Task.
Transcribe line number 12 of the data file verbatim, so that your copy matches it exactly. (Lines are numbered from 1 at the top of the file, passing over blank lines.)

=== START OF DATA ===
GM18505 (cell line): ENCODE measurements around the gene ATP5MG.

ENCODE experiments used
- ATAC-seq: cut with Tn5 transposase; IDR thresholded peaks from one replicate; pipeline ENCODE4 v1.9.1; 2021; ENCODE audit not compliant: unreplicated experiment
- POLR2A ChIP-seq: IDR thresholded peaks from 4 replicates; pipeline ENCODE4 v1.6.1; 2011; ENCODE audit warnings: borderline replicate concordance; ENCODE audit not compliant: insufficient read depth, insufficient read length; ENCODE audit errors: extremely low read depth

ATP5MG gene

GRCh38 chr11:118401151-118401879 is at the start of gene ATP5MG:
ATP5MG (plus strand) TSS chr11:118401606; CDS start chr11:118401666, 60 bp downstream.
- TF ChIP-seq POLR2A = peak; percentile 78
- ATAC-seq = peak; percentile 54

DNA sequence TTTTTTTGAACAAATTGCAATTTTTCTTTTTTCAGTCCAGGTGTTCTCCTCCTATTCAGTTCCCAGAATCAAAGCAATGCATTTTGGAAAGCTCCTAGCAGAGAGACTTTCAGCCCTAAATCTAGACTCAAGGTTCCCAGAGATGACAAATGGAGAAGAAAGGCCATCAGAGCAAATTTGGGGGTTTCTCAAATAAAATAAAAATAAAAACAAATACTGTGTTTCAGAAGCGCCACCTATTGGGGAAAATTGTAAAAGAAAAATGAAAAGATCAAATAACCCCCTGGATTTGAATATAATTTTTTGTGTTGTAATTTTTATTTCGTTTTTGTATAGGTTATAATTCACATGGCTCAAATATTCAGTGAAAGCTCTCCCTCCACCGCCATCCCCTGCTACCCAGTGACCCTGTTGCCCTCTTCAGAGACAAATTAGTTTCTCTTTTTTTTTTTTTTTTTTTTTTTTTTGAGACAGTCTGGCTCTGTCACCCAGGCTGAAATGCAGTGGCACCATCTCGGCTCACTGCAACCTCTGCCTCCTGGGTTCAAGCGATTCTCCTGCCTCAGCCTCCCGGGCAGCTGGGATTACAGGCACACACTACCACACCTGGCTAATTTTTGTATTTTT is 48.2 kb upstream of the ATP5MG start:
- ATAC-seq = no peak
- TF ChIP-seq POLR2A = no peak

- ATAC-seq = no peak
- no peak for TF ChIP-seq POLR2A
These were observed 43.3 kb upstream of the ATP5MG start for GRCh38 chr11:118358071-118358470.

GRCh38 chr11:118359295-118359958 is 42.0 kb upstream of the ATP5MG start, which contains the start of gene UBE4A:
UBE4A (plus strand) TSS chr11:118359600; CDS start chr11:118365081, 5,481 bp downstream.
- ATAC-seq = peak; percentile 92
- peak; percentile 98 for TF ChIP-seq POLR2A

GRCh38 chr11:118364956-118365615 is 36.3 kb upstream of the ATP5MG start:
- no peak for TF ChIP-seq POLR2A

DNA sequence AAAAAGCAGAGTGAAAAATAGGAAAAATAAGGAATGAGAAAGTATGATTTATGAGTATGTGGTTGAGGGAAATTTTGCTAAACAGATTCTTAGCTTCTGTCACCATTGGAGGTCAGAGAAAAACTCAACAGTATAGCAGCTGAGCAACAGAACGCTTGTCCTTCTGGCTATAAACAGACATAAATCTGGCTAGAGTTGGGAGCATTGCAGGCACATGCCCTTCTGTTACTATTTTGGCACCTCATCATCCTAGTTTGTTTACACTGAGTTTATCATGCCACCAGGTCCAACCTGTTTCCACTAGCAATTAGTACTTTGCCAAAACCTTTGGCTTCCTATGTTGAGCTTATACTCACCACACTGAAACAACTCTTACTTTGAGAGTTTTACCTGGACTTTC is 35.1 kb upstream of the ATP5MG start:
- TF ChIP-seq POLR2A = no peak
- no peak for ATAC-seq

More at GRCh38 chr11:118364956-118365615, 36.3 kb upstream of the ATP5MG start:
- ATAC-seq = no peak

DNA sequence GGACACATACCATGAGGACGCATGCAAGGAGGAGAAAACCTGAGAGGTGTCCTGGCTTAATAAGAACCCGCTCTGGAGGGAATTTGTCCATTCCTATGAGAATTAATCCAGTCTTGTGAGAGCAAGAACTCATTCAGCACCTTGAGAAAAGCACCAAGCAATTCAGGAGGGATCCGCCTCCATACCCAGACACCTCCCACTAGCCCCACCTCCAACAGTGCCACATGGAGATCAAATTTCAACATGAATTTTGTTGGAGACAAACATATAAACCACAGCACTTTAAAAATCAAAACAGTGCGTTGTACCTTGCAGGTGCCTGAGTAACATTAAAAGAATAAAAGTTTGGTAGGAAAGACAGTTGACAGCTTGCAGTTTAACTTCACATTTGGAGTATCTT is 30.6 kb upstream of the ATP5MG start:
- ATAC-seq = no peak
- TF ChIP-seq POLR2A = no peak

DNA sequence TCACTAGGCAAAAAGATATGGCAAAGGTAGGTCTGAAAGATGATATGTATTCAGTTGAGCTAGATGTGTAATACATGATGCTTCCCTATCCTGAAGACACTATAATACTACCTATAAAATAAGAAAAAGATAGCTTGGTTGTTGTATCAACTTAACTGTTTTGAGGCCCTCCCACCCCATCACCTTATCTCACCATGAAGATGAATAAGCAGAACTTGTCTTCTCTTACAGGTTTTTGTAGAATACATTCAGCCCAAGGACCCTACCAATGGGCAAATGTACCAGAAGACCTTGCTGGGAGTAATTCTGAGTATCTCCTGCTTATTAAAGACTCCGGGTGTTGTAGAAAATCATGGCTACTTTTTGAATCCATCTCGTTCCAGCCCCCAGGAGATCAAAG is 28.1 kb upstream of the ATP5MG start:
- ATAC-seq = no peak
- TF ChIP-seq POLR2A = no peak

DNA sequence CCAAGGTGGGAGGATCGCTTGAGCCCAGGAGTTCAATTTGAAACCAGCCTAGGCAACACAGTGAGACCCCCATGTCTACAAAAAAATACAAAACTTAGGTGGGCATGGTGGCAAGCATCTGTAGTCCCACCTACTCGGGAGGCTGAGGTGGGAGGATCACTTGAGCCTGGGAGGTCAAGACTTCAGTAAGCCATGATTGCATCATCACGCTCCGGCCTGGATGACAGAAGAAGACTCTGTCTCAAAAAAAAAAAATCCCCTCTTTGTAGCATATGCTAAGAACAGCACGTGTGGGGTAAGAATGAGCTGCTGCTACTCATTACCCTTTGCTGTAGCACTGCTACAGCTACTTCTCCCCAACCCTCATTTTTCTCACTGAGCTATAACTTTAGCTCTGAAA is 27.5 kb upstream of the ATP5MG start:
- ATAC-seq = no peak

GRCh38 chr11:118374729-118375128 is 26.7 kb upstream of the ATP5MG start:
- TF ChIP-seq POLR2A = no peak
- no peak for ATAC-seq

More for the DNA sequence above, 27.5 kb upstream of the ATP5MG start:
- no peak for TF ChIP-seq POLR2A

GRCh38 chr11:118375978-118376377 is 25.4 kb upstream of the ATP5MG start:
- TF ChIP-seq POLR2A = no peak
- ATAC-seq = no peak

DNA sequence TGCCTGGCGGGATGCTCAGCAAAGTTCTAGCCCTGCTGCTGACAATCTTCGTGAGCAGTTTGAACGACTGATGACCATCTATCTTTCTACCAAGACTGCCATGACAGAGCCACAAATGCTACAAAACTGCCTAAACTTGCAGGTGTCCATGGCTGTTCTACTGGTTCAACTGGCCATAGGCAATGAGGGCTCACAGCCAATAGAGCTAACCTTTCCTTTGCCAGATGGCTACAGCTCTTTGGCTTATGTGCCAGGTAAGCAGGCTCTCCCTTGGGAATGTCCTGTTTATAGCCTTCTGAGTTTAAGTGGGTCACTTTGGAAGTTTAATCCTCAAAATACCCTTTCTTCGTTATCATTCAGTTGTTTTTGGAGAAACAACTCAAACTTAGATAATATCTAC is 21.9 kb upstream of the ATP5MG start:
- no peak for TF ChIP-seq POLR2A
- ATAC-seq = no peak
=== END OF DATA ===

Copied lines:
- TF ChIP-seq POLR2A = no peak